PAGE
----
To be honest, we were somewhat surprised when reading your posts.

You talk of "gravitomagnetism". This is the theory of Oliver Heaviside which he published in 1893 and it is the Maxwell-analogy for gravity.
However, it is known that the general relativity theory is based upon a totally different set of premises than gravitomagnetism. Also, it is known that the relativistic effects from the general relativity theory are not applicable to the Heaviside gravity fields, in which only the retardation of the fields due to the finite speed of light has to be taken into account.

The general relativity theory uses a non-linear, intrinsic variable space and time with the velocity, while gravitomagnetism uses an Euclidean space without an intrinsic space and time variation with velocity. Many other fundamental issues differ as well.

Needless to say that we are quite disappointed about the mixing up of the different theories in your posts.

If the general relativity theory is correct, it should suffice to use it to demonstrate whatever issue has to be analyzed.
If the Heaviside gravity fields theory is correct, the calculus of each issue should be done by it.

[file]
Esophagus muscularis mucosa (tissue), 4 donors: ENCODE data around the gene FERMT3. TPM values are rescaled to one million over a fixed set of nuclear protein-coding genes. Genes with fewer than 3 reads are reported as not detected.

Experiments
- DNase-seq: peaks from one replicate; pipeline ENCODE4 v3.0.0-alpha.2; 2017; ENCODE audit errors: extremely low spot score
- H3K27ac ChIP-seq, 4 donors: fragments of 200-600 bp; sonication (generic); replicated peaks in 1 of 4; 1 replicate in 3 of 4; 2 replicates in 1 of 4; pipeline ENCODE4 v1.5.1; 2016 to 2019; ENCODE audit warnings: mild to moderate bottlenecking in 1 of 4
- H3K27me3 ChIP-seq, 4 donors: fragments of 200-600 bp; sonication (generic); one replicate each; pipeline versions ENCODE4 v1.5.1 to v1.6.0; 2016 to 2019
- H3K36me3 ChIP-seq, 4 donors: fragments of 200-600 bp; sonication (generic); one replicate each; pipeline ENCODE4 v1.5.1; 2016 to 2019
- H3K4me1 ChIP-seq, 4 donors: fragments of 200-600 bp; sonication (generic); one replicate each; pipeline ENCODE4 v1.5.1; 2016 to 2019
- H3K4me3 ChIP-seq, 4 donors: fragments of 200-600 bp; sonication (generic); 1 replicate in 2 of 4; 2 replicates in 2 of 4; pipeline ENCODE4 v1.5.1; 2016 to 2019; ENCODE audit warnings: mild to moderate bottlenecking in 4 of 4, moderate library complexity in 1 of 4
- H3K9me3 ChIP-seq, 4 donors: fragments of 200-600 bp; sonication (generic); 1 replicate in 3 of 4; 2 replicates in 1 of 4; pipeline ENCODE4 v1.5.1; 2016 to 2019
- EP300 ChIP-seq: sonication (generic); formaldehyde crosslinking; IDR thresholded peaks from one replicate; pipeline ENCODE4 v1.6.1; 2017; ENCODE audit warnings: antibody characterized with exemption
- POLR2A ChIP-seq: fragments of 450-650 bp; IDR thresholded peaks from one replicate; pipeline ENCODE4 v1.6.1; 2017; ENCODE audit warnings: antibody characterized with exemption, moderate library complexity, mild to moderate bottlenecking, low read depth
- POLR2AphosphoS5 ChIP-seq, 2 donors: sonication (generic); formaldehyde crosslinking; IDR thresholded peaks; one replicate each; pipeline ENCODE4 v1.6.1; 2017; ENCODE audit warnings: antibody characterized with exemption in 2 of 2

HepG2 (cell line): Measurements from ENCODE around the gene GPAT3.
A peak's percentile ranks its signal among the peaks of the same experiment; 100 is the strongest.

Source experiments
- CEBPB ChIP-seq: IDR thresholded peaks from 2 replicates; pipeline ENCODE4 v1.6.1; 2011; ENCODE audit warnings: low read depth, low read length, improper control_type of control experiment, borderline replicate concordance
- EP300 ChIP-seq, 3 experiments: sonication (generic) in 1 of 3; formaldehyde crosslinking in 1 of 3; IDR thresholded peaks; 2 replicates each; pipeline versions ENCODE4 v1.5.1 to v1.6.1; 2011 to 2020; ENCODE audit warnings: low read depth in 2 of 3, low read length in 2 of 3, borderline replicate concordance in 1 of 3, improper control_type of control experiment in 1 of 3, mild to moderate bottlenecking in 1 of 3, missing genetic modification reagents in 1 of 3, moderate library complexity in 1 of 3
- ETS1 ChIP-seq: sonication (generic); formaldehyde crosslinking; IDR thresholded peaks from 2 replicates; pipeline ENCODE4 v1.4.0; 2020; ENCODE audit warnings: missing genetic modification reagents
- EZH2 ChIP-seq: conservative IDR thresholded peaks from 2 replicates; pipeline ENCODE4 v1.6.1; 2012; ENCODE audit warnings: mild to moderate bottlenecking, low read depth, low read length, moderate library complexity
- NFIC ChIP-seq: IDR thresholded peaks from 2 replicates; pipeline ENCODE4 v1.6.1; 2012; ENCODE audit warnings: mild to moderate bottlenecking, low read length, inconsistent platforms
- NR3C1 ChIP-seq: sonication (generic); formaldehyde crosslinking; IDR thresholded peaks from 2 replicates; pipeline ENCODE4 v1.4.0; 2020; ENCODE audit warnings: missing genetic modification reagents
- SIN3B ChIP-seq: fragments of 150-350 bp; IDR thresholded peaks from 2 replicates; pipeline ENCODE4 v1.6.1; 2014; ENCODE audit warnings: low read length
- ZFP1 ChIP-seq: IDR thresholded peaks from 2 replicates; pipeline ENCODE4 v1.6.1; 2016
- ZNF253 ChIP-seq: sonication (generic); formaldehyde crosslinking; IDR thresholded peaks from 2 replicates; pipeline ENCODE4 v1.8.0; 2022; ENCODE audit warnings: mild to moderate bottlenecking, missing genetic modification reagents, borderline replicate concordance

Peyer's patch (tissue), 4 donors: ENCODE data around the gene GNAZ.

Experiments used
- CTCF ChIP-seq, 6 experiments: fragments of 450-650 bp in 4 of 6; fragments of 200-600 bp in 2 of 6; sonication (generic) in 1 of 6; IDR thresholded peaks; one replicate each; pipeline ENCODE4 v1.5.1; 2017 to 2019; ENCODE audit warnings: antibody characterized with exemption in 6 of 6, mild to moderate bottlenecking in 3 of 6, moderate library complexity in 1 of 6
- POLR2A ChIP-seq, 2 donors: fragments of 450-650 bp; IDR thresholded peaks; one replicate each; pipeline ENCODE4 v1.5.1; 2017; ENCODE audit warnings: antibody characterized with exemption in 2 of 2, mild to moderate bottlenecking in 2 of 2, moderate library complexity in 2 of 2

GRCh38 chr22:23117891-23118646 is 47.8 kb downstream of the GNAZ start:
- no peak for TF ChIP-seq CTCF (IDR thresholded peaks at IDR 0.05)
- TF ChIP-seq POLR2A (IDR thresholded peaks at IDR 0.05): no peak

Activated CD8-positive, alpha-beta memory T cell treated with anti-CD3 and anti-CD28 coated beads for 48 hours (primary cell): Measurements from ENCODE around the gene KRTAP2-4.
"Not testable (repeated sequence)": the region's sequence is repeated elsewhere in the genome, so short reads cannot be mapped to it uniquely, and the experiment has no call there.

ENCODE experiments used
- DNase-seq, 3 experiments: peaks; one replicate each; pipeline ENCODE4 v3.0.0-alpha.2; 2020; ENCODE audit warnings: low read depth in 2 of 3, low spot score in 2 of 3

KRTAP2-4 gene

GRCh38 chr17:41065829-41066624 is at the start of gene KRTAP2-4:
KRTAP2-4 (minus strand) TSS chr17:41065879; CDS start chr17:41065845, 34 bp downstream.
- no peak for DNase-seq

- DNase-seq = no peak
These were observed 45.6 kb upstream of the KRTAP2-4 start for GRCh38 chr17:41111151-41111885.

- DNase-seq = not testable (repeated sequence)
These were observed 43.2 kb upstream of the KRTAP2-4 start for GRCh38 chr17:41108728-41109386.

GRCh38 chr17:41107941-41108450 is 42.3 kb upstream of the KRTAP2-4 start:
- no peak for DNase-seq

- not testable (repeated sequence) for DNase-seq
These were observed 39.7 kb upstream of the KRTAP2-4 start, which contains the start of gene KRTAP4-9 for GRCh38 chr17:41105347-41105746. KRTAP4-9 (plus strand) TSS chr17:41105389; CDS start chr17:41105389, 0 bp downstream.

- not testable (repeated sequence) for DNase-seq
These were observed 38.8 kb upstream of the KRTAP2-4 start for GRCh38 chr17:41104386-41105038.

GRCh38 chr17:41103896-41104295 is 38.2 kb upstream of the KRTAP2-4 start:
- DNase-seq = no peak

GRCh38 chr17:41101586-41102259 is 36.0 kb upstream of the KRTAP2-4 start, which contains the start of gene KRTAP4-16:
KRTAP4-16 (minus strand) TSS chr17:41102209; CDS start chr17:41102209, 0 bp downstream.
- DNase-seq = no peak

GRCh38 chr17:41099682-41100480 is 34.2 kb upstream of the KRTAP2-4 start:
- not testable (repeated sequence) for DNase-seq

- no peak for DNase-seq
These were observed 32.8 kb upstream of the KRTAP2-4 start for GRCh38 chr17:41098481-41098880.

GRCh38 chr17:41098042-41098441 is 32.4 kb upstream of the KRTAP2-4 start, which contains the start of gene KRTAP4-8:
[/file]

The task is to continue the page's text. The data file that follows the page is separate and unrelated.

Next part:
But what is too often seen, like in your paper, is that some scientist use, as it suits them best, the Maxwell-analogy, the Post-Newtonian formulation, or the relativity theory.

One claims about Oliver Heaviside that he wasn't able to prove the missing perihelion advance of Mercury. The relevance is poor, because Heaviside wasn't aware of the speed of the Sun in the Milky Way, and he had no data of our galaxy. In the mean time, it has been proven that the missing perihelion advance of Mercury is due to the magnetic field of the Sun in the Milky Way, causing an anisotropic extra attraction force of Mercury, accounting exactly for the missing value.

Moreover, Anatoli Vankov proved that Einstein's deduction of the missing perihelion advance of Mercury was altered by approximations that were too important to be omitted. Due to that, the correct deduction of the equations result in a quasi zero effect instead of the required missing perihelion advance.

We are glad that you recognize the Heaviside gravity fields theory (Maxwell-Analogy) as a valid way to handle gravity issues. However, this theory is fundamentally different than the general relativity theory. So, would urge you, if you use this theory, to recognize the validity of Heaviside's theory, not only when it suits you, but entirely.

From then on, it is however not possible of accepting simultaneously the general relativity theory and you should make the reader aware of that.
We remain at your disposal to provide you the references of the claims we made in this e-mail, and we hope that your insights will evolve accordingly.

This post imported from StackExchange Physics at 2015-04-11 10:21 (UTC), posted by SE-user Thierry De Mees